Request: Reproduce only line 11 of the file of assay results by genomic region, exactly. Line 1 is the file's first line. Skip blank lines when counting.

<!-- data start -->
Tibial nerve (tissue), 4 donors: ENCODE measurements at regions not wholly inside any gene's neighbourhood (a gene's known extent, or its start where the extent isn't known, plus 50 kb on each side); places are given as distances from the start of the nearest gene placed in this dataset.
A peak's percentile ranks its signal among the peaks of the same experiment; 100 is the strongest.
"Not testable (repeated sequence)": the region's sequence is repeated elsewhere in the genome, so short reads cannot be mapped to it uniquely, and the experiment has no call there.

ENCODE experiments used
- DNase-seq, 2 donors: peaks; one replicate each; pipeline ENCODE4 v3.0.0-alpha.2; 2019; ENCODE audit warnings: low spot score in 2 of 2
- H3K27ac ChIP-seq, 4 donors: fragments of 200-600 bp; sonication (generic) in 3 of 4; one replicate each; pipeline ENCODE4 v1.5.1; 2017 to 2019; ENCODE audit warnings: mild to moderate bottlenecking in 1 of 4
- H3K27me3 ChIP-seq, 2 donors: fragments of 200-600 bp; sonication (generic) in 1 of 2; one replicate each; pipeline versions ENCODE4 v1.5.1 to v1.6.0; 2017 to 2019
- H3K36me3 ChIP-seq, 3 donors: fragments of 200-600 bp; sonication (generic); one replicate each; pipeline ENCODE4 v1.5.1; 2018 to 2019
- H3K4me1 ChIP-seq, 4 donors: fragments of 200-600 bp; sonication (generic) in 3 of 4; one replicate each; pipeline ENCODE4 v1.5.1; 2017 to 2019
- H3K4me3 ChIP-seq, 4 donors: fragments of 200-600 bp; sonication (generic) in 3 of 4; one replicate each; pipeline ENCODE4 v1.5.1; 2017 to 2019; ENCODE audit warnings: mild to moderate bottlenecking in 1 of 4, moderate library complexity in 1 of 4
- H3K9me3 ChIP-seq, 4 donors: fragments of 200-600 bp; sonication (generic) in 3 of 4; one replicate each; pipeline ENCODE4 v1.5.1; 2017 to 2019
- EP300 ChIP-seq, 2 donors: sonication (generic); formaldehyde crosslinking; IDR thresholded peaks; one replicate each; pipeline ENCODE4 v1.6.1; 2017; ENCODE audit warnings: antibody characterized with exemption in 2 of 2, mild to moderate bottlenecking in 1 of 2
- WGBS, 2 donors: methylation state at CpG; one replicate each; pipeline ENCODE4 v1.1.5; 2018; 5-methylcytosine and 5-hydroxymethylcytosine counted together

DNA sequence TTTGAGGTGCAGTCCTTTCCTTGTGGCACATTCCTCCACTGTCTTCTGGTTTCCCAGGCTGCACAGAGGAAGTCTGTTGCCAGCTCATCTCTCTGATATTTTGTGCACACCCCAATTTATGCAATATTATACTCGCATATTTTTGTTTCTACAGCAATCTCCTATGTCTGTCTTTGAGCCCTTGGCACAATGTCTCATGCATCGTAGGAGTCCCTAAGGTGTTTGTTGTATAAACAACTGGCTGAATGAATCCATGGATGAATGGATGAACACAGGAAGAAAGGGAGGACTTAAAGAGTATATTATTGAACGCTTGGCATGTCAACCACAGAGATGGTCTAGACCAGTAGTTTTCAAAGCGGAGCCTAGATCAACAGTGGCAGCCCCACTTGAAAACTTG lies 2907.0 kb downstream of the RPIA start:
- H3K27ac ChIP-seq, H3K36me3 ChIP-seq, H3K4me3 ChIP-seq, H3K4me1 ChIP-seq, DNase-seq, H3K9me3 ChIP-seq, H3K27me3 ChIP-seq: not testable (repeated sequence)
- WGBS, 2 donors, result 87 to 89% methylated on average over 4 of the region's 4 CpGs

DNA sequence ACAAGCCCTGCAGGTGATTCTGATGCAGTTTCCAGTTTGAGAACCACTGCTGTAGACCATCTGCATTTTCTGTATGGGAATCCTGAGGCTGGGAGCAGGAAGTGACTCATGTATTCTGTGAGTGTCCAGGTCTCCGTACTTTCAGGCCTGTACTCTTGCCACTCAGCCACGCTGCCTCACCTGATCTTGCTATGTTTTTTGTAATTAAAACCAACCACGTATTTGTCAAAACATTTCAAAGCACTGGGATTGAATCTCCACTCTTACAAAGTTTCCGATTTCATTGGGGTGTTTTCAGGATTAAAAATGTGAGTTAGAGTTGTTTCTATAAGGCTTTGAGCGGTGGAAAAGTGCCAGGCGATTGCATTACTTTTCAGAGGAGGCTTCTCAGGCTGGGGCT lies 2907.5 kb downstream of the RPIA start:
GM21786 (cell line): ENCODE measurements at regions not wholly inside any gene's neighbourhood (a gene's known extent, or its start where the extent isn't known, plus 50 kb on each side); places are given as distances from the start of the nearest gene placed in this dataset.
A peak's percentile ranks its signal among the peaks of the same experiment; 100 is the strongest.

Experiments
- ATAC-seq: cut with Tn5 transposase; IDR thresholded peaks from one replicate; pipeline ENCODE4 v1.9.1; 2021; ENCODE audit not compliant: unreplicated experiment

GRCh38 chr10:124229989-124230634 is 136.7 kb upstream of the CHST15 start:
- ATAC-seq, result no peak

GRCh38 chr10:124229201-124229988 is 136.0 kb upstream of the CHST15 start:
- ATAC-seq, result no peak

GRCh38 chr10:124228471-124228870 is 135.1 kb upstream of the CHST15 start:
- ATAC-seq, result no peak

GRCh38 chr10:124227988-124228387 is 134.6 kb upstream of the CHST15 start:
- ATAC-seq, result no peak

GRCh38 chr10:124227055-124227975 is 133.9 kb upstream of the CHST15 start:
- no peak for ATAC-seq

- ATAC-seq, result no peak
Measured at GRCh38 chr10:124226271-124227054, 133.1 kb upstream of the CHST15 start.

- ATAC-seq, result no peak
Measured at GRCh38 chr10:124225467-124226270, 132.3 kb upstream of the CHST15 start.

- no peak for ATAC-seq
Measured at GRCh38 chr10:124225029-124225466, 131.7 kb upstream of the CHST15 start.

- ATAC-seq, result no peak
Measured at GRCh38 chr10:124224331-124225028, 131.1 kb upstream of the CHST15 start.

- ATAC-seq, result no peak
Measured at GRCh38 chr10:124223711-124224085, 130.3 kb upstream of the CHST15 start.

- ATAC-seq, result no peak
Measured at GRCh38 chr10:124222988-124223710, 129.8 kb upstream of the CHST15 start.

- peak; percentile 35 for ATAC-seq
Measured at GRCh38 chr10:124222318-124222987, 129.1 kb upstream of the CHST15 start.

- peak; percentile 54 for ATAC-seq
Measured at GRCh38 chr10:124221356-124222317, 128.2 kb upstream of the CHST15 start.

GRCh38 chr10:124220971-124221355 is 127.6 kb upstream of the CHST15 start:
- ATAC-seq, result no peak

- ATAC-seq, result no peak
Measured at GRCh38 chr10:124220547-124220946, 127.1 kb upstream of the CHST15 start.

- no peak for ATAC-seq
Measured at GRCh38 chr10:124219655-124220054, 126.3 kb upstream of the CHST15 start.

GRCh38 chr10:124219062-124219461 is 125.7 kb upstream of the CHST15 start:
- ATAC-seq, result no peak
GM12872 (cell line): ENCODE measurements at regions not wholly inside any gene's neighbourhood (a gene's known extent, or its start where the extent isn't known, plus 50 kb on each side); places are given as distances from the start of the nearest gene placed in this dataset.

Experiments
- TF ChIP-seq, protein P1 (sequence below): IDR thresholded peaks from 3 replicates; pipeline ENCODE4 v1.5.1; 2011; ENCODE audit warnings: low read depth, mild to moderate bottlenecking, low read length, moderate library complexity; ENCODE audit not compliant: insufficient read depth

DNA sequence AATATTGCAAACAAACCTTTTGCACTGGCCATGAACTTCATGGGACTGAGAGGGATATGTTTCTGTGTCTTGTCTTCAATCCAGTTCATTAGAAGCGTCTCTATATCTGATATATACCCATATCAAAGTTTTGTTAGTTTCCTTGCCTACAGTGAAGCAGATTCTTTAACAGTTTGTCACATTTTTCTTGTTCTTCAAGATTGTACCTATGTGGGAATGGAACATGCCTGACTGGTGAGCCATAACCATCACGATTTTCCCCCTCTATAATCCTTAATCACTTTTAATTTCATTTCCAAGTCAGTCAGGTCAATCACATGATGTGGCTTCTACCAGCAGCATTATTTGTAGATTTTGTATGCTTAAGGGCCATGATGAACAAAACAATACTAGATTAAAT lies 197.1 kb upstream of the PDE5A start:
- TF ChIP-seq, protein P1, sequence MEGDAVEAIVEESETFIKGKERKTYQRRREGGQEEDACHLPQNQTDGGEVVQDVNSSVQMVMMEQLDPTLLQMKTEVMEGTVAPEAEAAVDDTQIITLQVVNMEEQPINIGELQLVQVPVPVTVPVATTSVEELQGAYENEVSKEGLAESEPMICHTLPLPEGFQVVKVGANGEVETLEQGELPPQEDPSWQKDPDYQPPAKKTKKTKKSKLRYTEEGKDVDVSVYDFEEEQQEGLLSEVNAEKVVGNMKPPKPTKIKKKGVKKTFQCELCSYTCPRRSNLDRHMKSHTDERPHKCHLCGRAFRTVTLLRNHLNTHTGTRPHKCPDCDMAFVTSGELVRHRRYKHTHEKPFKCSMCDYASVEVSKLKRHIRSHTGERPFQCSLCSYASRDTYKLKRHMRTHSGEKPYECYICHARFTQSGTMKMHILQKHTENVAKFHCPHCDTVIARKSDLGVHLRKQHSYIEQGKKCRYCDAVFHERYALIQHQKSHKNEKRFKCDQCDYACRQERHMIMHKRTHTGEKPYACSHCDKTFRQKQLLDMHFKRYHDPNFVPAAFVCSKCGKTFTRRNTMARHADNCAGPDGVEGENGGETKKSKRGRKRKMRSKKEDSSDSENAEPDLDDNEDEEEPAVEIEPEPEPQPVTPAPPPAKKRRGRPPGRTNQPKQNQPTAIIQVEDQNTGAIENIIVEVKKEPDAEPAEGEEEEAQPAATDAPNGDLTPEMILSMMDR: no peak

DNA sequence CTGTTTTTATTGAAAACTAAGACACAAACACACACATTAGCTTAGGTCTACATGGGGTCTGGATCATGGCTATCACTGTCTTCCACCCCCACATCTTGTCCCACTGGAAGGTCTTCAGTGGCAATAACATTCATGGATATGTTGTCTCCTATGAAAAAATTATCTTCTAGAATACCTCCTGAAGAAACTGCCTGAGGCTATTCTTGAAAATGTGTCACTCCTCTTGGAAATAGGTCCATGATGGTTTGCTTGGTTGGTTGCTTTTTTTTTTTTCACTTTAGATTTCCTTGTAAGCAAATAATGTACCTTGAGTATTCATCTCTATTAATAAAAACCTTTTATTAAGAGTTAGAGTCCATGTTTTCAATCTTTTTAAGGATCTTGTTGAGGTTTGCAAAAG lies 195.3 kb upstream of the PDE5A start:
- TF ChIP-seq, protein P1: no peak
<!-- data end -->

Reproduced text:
- H3K9me3 ChIP-seq, 4 donors: fragments of 200-600 bp; sonication (generic) in 3 of 4; one replicate each; pipeline ENCODE4 v1.5.1; 2017 to 2019